Widespread Central Nervous System Gene Transfer and Silencing After Systemic Delivery of Novel AAV-AS Vector
AuthorsChoudhury, Sourav Roy
Harris, Anne F.
Cabral, Damien J.
Keeler, Allison M.
UMass Chan AffiliationsDepartment of Medicine
Department of Microbiology and Physiological Systems
Gene Therapy Center
Department of Neurology
RNA Therapeutics Institute
KeywordsBiochemistry, Biophysics, and Structural Biology
Cell and Developmental Biology
Genetics and Genomics
Neuroscience and Neurobiology
MetadataShow full item record
AbstractEffective gene delivery to the central nervous system (CNS) is vital for development of novel gene therapies for neurological diseases. Adeno-associated virus (AAV) vectors have emerged as an effective platform for in vivo gene transfer, but overall neuronal transduction efficiency of vectors derived from naturally occurring AAV capsids after systemic administration is relatively low. Here, we investigated the possibility of improving CNS transduction of existing AAV capsids by genetically fusing peptides to the N-terminus of VP2 capsid protein. A novel vector AAV-AS, generated by the insertion of a poly-alanine peptide, is capable of extensive gene transfer throughout the CNS after systemic administration in adult mice. AAV-AS is 6- and 15-fold more efficient than AAV9 in spinal cord and cerebrum, respectively. The neuronal transduction profile varies across brain regions but is particularly high in the striatum where AAV-AS transduces 36% of striatal neurons. Widespread neuronal gene transfer was also documented in cat brain and spinal cord. A single intravenous injection of an AAV-AS vector encoding an artificial microRNA targeting huntingtin (Htt) resulted in 33-50% knockdown of Htt across multiple CNS structures in adult mice. This novel AAV-AS vector is a promising platform to develop new gene therapies for neurodegenerative disorders.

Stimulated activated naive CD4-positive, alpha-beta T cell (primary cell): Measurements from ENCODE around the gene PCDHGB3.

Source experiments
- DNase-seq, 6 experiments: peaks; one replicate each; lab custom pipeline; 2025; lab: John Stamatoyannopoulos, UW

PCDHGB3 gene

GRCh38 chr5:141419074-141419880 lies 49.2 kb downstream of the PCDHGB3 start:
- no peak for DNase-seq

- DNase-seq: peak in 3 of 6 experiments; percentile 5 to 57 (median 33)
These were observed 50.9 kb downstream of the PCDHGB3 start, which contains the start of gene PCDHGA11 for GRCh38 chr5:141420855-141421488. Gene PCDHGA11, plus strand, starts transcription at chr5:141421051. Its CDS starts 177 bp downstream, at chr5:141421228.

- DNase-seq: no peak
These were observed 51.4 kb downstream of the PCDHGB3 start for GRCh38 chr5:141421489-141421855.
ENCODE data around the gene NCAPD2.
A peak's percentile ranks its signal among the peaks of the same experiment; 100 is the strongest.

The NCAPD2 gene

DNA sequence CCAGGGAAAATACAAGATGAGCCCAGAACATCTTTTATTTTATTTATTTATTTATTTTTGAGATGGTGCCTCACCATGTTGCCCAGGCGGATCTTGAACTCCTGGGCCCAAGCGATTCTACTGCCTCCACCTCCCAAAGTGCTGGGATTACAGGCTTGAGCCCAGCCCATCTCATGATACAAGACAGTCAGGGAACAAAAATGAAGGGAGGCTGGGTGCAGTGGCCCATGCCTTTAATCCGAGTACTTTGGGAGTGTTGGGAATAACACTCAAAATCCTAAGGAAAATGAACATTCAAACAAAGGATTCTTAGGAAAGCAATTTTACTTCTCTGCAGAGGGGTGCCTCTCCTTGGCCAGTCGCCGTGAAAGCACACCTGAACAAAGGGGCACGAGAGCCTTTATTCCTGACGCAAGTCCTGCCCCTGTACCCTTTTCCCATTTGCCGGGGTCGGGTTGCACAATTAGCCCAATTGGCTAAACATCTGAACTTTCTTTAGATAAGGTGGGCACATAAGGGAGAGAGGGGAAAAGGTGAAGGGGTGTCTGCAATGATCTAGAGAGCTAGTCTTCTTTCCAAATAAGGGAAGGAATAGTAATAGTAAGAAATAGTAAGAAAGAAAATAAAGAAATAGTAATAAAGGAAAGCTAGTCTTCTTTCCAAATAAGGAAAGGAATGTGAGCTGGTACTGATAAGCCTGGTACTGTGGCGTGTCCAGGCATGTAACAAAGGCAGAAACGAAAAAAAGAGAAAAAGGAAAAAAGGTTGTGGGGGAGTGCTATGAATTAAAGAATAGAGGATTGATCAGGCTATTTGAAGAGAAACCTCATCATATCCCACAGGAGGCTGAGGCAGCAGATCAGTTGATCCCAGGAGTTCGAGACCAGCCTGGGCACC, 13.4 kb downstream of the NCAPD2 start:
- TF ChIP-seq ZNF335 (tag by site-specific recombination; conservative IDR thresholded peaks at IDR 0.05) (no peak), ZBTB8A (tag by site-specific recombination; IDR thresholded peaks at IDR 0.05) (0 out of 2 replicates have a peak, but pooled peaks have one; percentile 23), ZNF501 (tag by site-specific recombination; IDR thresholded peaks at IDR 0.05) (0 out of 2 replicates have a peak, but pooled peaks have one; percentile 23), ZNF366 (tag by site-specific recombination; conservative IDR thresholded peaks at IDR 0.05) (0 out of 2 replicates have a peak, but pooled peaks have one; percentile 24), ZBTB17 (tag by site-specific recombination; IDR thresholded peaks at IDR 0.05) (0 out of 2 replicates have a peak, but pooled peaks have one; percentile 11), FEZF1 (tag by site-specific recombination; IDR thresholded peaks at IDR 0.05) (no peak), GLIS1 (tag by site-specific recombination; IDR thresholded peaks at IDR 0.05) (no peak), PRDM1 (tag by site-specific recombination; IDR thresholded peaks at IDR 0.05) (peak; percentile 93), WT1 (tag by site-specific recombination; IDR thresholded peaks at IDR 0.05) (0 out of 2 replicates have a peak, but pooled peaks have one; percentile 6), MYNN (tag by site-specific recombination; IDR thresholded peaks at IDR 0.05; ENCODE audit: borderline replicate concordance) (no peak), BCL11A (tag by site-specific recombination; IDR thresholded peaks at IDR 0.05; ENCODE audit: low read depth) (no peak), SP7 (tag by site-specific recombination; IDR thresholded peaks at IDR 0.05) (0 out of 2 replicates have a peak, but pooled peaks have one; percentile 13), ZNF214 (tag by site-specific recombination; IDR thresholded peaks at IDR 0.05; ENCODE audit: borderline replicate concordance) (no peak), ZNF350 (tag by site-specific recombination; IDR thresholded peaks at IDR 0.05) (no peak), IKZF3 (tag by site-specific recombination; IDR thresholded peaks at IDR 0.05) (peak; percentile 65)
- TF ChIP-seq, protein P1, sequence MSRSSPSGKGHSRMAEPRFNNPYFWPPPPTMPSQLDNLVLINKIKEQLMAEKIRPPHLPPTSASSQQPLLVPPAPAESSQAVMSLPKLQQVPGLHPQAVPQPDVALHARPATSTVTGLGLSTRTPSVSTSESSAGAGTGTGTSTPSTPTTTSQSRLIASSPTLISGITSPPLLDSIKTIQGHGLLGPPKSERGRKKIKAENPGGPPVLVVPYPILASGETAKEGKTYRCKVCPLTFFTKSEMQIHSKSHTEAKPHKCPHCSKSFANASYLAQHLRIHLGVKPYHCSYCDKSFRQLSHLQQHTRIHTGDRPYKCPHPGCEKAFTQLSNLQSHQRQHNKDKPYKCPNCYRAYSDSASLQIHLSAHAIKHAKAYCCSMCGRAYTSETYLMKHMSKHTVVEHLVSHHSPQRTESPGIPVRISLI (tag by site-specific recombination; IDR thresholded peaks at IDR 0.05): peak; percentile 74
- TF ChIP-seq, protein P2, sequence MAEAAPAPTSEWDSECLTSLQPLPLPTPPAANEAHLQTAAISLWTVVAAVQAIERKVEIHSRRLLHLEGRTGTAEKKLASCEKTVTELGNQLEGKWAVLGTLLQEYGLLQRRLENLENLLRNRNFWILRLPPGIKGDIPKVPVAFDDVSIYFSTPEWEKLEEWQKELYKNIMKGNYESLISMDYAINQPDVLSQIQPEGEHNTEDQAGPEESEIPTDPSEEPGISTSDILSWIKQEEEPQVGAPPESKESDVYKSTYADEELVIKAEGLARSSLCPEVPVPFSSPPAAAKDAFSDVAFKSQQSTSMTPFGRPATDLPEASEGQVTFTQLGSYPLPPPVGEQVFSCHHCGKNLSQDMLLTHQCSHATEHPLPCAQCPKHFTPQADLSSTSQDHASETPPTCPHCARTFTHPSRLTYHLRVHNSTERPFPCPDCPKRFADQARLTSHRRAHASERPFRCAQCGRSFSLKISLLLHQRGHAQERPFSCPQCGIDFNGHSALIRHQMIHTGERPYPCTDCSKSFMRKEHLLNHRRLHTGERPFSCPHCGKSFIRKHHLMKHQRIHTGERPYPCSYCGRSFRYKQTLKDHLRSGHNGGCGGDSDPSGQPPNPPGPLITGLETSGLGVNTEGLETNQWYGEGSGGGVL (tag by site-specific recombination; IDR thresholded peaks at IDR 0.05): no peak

Mol Ther. 2016 Apr;24(4):726-35. doi: 10.1038/mt.2015.231. Epub 2015 Dec 28. Link to article on publisher's site
Permanent Link to this Itemhttp://hdl.handle.net/20.500.14038/48807
Full list of authors omitted for brevity. For full list see article.
RightsCopyright © 2016 American Society of Gene and Cell Therapy. Under a Creative Commons license.
Except where otherwise noted, this item's license is described as Copyright © 2016 American Society of Gene and Cell Therapy. Under a Creative Commons license.